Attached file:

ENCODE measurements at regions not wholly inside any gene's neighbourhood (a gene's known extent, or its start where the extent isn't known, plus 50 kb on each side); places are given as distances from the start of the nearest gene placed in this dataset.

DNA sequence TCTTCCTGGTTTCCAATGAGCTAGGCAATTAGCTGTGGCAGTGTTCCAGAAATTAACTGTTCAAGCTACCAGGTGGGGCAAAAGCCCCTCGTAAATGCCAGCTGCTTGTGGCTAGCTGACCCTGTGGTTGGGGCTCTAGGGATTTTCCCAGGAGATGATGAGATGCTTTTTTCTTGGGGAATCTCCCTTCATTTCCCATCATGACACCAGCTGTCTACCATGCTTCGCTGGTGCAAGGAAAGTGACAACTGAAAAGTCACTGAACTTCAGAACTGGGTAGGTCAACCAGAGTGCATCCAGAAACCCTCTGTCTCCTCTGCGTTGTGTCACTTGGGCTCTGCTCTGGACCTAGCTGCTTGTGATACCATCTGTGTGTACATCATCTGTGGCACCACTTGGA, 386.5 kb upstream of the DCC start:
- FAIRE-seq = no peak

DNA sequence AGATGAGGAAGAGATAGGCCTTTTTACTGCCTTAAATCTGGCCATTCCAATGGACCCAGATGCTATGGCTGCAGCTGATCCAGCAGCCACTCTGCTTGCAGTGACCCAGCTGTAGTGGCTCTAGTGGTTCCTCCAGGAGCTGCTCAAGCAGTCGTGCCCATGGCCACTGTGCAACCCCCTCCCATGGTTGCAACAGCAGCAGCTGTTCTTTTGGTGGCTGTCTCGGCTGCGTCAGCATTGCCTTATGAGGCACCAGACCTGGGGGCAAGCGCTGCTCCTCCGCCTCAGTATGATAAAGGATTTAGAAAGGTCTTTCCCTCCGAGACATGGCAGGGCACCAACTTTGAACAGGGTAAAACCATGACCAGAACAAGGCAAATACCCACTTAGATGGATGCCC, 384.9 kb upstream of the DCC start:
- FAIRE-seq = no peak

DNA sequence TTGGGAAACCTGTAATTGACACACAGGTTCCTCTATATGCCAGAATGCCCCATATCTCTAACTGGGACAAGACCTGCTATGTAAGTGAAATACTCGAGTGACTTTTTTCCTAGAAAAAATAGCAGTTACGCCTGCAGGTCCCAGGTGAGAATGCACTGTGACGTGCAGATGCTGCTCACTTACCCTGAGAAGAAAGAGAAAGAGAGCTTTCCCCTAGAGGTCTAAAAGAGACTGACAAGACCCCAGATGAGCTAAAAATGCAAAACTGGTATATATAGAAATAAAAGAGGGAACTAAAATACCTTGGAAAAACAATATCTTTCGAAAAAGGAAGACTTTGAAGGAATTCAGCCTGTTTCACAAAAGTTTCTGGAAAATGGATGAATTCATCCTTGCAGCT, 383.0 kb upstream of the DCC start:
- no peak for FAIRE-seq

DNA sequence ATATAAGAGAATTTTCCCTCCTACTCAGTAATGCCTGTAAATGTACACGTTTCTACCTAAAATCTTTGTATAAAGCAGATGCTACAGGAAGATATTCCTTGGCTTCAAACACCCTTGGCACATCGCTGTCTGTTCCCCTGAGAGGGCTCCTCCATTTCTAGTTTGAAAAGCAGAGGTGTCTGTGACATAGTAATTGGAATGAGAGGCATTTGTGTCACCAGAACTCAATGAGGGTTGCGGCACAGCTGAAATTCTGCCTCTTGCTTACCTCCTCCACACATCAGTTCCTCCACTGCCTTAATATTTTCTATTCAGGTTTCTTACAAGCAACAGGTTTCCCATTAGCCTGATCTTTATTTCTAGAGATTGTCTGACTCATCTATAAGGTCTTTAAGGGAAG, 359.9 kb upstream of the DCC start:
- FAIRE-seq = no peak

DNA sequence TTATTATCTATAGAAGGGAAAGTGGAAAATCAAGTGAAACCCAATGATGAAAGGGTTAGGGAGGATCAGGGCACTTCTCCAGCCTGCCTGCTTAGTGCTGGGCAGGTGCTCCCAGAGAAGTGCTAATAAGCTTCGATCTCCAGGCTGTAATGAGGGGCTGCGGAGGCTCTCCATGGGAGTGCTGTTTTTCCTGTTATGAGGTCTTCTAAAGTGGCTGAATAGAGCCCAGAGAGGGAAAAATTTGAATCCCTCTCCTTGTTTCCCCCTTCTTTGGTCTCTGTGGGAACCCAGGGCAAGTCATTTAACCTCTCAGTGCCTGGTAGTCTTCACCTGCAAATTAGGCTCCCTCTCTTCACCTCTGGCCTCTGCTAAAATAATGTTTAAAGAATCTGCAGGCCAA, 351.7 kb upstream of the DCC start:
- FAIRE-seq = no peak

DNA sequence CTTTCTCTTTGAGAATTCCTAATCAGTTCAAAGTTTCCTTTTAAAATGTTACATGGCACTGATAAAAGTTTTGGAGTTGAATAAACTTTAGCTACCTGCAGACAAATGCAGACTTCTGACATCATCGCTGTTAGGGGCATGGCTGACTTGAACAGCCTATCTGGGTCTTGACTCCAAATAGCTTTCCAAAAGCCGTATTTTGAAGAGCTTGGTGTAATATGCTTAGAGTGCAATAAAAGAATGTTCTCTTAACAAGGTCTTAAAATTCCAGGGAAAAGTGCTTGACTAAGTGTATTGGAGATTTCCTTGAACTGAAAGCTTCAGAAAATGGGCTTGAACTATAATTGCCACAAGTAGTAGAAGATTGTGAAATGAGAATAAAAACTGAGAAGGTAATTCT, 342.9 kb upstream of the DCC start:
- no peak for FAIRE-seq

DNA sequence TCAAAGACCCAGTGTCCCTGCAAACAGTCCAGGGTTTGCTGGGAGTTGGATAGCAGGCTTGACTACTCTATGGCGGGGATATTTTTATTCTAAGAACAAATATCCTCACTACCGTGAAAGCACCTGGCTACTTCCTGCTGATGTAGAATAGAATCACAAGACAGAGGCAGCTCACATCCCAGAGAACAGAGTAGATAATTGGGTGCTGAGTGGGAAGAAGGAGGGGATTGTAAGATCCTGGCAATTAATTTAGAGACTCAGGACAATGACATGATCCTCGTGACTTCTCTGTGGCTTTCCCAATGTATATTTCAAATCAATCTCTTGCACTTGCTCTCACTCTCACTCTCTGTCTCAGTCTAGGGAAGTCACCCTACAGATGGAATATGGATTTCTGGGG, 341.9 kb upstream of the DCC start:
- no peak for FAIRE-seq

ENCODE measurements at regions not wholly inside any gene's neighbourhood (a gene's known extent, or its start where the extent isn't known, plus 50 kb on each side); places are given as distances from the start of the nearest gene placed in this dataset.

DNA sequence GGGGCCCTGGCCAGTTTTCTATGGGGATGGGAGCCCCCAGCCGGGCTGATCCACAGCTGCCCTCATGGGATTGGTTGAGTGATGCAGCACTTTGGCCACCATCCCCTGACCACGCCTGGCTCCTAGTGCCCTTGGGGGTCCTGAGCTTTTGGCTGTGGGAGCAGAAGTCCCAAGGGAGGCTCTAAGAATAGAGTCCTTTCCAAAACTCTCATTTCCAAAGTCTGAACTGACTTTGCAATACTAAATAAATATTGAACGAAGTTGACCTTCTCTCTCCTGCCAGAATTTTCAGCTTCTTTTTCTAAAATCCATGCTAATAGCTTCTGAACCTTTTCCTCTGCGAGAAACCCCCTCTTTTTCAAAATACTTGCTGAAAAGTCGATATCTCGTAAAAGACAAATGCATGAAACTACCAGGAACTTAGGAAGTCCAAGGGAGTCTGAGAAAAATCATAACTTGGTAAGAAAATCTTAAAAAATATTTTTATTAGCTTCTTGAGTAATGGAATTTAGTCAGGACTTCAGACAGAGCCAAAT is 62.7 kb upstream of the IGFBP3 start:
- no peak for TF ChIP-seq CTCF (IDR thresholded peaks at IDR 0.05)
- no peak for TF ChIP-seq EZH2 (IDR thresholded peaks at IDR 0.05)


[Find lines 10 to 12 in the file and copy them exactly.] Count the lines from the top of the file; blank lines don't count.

DNA sequence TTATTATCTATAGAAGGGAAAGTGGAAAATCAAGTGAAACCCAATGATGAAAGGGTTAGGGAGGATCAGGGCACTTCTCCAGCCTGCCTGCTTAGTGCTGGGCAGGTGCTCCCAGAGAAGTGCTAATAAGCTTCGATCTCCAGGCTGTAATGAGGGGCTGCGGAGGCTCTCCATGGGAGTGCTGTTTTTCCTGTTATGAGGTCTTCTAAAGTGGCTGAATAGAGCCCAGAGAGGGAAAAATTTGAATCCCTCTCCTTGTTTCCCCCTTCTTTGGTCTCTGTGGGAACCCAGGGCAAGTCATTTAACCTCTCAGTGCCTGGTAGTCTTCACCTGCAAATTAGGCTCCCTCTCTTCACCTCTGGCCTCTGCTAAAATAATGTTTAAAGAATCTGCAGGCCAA, 351.7 kb upstream of the DCC start:
- FAIRE-seq = no peak

DNA sequence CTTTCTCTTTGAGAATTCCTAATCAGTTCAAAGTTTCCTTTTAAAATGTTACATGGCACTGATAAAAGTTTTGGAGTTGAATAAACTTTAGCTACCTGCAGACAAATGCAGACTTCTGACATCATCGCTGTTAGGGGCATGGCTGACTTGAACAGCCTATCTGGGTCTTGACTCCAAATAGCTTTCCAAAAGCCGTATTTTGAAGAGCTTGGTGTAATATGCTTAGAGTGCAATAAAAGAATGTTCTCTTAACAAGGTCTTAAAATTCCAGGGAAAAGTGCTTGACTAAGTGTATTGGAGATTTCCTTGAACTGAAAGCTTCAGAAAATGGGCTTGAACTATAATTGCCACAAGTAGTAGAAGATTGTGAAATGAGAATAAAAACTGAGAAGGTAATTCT, 342.9 kb upstream of the DCC start: